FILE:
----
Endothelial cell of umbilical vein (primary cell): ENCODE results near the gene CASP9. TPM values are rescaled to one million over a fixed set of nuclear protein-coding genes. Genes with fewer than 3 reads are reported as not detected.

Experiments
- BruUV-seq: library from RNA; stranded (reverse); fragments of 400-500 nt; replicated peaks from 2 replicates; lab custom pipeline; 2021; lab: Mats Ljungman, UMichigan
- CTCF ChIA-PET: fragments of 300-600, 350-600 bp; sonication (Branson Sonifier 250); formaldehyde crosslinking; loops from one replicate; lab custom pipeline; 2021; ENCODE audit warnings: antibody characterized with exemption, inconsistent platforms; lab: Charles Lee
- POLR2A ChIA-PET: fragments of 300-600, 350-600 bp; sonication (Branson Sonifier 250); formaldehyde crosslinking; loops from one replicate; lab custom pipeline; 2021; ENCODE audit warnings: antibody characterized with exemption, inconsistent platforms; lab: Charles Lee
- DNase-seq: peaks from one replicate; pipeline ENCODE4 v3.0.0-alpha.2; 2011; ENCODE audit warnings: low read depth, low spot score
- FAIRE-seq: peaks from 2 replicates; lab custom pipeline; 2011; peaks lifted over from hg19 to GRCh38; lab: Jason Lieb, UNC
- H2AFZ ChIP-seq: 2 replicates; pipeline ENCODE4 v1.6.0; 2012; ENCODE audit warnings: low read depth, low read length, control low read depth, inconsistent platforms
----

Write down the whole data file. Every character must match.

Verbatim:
Endothelial cell of umbilical vein (primary cell): ENCODE results near the gene CASP9. TPM values are rescaled to one million over a fixed set of nuclear protein-coding genes. Genes with fewer than 3 reads are reported as not detected.

Experiments
- BruUV-seq: library from RNA; stranded (reverse); fragments of 400-500 nt; replicated peaks from 2 replicates; lab custom pipeline; 2021; lab: Mats Ljungman, UMichigan
- CTCF ChIA-PET: fragments of 300-600, 350-600 bp; sonication (Branson Sonifier 250); formaldehyde crosslinking; loops from one replicate; lab custom pipeline; 2021; ENCODE audit warnings: antibody characterized with exemption, inconsistent platforms; lab: Charles Lee
- POLR2A ChIA-PET: fragments of 300-600, 350-600 bp; sonication (Branson Sonifier 250); formaldehyde crosslinking; loops from one replicate; lab custom pipeline; 2021; ENCODE audit warnings: antibody characterized with exemption, inconsistent platforms; lab: Charles Lee
- DNase-seq: peaks from one replicate; pipeline ENCODE4 v3.0.0-alpha.2; 2011; ENCODE audit warnings: low read depth, low spot score
- FAIRE-seq: peaks from 2 replicates; lab custom pipeline; 2011; peaks lifted over from hg19 to GRCh38; lab: Jason Lieb, UNC
- H2AFZ ChIP-seq: 2 replicates; pipeline ENCODE4 v1.6.0; 2012; ENCODE audit warnings: low read depth, low read length, control low read depth, inconsistent platforms